TV-BAY Magazine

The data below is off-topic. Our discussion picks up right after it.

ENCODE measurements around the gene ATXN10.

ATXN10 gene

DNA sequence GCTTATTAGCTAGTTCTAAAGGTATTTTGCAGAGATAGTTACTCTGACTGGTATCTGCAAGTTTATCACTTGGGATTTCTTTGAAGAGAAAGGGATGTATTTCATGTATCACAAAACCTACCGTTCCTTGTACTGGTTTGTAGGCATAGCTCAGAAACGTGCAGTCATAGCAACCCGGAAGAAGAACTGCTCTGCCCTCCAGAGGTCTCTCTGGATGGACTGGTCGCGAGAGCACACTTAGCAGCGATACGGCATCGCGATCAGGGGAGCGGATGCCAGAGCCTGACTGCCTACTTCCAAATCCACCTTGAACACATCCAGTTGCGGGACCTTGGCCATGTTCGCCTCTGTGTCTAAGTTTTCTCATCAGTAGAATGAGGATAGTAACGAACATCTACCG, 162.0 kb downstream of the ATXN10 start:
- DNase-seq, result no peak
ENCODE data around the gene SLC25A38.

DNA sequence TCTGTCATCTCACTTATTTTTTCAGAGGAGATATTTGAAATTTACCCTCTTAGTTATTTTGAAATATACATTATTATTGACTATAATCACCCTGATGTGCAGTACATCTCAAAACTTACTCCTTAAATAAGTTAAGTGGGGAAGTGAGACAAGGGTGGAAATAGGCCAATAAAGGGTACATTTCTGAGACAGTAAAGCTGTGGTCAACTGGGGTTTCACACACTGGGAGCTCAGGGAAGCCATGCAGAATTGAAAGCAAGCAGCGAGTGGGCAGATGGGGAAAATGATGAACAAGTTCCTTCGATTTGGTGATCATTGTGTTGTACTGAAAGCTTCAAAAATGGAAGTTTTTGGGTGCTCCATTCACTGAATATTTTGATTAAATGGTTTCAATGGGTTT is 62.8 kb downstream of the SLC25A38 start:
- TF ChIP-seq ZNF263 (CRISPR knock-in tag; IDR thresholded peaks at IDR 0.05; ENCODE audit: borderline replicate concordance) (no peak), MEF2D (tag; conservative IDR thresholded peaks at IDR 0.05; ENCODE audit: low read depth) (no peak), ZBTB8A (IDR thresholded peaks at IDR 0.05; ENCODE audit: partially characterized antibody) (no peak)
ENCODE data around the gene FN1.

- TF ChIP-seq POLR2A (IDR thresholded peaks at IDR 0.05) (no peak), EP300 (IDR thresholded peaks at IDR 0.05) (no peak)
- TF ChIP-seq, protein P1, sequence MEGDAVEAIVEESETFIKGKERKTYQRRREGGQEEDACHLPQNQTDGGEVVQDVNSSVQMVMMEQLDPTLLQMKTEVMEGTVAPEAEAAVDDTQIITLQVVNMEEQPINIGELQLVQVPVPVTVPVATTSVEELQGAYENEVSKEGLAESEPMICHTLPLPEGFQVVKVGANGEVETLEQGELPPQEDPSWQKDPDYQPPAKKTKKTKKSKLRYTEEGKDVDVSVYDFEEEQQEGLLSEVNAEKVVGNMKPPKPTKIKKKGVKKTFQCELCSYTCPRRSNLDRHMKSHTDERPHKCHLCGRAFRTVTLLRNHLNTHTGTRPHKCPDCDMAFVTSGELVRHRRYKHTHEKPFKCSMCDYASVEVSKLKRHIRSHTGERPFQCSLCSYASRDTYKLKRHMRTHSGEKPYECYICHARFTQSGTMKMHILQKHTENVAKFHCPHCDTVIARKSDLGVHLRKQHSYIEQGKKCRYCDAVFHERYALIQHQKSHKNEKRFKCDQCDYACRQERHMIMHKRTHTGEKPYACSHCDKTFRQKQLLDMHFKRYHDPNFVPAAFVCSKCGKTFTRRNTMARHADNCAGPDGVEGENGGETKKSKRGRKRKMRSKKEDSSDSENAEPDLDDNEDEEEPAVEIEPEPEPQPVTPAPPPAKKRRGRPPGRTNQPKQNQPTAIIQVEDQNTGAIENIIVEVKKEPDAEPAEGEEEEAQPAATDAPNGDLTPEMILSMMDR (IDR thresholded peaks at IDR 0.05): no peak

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Local TV launches in the UK… T he first of a new wave of local TV stations started broadcasting recently with Estuary TV launching from its base in Grimsby. Over the next year the 19 new channels launching across the UK funded by advertising, sponsorship and commercial agreements with the BBC will see a mix of local news, sport and culture. There have been many questions asked about the concept of local TV, how it works and what the future might hold so we spoke exclusively to Lia Nici, Executive Producer, from Estuary TV. What is the difference in local tv and community television? I think that’s just semantics really, I think people sometimes use ‘community television’ as a derogatory term and imagine that local TV will be ‘wobbly camera TV’ with just people’s own videos being aired, rather than interesting and engaging local television programming. Some great television can be made in the province that is produced with a combination of local TV professionals and viewers who may not work in the media industry, but can produce great content. Everyone these days is very media savvy and that can make for some very watchable content and some very commercial brands coming to the fore. So how about the annual budget to run a station such as Estuary TV? That depends on the station. We have worked on a turnover of £250k-£350k. We are a very small area and we have planned cautiously, so this is just a starting point for us. What determines this budget? The programming plan and the costs associated with that and the expected income streams that come from that. A lot of research goes into the plan as to what people want to watch - that is central to everything really. Where does funding come from? Our plan has a mix of income streams, commercial: advertising, sponsorship, 36 | TV-BAY MAGAZINE: ISSUE 84 DECEMBER 2013 product placement etc; media training working in partnership with our parent company, the Grimsby Institute. We also do some grant-funded work with TV and of course there is the start-up money from the BBC where we get paid for providing stories to them, which is currently a 3 year model. 117, but some of that will be based on their own commercial plans. There may also be other broadcast platforms such as FreeSat. Many channels will also stream on the web and all will have catch up in some form. This is just the starting point, so it will develop over the next 3-5 years. How does the current station output differ from what Estuary have been doing for the last 10 years or so? How do you monitor viewing numbers? We do news and current affairs and obviously our programmes relate to now, not 10 years ago! It’s a totally different channel to years ago. One or two series have continued from cable onto Freeview, but that’s because that’s what the audiences wanted and they continue to be popular. We’ve heard that London Live will need around £15 million per year – why the difference to a smaller region? I can’t answer for London Live, but all stations, although part of the Local Television Network (LTVN), are separate companies, with different business models and varying audience reach. The whole point of local TV is that it will not be like regional TV working from a set pattern across the country, each will refl ect their own areas and people. Do you think it will take marketing budget away from community / local radio? I don’t think so, consumers use radio and television in very different ways and I think there is room in the market for local TV without damaging radio budgets. We are certainly not in the market to try to take business away from anyone else in our sector. Our aim is to build creative and media employment, not damage it. There are a lot of companies out there that aren’t advertising and we are getting lots of interest from people who have never considered advertising on any local platform before. Is this Freeview or on satellite as well? Freeview and YouView Channel 8, or channel 26 if you are in Wales or Scotland. There will also be Virgin 159 and for some stations also Sky The LTVN are working together with audience research organisations to plan a local TV audience research system, so sometime in 2014 it will be possible to do. Obviously at a local level we do our own research too and we have based our current slot rates on independent research commissioned by Ofcom. How many people does it take to run the station? Again, that will differ from channel to channel. We have a core team of 8 here, but at any one time we probably have the same amount of freelancers working with us too. As the channel develops, we also aim to produce less of the output ourselves, so currently we have three independent production companies working on programming for the channel and we hope that will grow considerably. What is the stations 3 year ambition? More locally produced series across a wider range of genres and interests; joint working with other TV licences and perhaps even some network shows. We also want to support a growing media economy in our area, so more variety of companies to buy from or commission will be key. It would also be great to see those people working behind and in front of the Local TV cameras as new talent developing further, helping local TV go from strength to strength and to get some regional, national and international success too. That would be a great position to be in by the end of year 3.